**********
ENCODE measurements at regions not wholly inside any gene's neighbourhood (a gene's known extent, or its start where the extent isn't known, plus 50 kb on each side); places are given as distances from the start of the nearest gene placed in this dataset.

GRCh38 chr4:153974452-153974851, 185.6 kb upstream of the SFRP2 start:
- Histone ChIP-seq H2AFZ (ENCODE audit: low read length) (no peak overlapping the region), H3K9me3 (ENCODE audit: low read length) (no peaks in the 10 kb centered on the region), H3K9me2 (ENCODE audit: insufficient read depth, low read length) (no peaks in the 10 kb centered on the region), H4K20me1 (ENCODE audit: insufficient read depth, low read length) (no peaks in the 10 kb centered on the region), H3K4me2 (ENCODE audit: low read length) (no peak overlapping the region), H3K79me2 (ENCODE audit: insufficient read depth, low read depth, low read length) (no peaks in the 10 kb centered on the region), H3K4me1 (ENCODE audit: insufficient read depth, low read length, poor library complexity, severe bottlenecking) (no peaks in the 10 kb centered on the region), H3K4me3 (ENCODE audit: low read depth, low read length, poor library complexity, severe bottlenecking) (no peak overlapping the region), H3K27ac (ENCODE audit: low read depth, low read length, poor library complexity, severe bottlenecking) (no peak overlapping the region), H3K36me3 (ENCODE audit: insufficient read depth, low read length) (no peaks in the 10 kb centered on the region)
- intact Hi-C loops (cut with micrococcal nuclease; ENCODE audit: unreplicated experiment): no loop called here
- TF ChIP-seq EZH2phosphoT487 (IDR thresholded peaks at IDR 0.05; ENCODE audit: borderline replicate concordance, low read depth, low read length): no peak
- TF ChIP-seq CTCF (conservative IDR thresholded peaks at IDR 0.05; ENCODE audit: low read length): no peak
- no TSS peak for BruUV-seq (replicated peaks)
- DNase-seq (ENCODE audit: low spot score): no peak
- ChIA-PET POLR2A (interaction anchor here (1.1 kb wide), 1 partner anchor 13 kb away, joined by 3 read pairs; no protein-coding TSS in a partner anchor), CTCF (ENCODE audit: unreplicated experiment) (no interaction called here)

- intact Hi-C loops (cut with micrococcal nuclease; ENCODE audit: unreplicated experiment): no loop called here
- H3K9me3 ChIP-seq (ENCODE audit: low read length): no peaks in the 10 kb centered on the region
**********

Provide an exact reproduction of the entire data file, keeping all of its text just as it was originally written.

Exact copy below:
ENCODE measurements at regions not wholly inside any gene's neighbourhood (a gene's known extent, or its start where the extent isn't known, plus 50 kb on each side); places are given as distances from the start of the nearest gene placed in this dataset.

GRCh38 chr4:153974452-153974851, 185.6 kb upstream of the SFRP2 start:
- Histone ChIP-seq H2AFZ (ENCODE audit: low read length) (no peak overlapping the region), H3K9me3 (ENCODE audit: low read length) (no peaks in the 10 kb centered on the region), H3K9me2 (ENCODE audit: insufficient read depth, low read length) (no peaks in the 10 kb centered on the region), H4K20me1 (ENCODE audit: insufficient read depth, low read length) (no peaks in the 10 kb centered on the region), H3K4me2 (ENCODE audit: low read length) (no peak overlapping the region), H3K79me2 (ENCODE audit: insufficient read depth, low read depth, low read length) (no peaks in the 10 kb centered on the region), H3K4me1 (ENCODE audit: insufficient read depth, low read length, poor library complexity, severe bottlenecking) (no peaks in the 10 kb centered on the region), H3K4me3 (ENCODE audit: low read depth, low read length, poor library complexity, severe bottlenecking) (no peak overlapping the region), H3K27ac (ENCODE audit: low read depth, low read length, poor library complexity, severe bottlenecking) (no peak overlapping the region), H3K36me3 (ENCODE audit: insufficient read depth, low read length) (no peaks in the 10 kb centered on the region)
- intact Hi-C loops (cut with micrococcal nuclease; ENCODE audit: unreplicated experiment): no loop called here
- TF ChIP-seq EZH2phosphoT487 (IDR thresholded peaks at IDR 0.05; ENCODE audit: borderline replicate concordance, low read depth, low read length): no peak
- TF ChIP-seq CTCF (conservative IDR thresholded peaks at IDR 0.05; ENCODE audit: low read length): no peak
- no TSS peak for BruUV-seq (replicated peaks)
- DNase-seq (ENCODE audit: low spot score): no peak
- ChIA-PET POLR2A (interaction anchor here (1.1 kb wide), 1 partner anchor 13 kb away, joined by 3 read pairs; no protein-coding TSS in a partner anchor), CTCF (ENCODE audit: unreplicated experiment) (no interaction called here)

- intact Hi-C loops (cut with micrococcal nuclease; ENCODE audit: unreplicated experiment): no loop called here
- H3K9me3 ChIP-seq (ENCODE audit: low read length): no peaks in the 10 kb centered on the region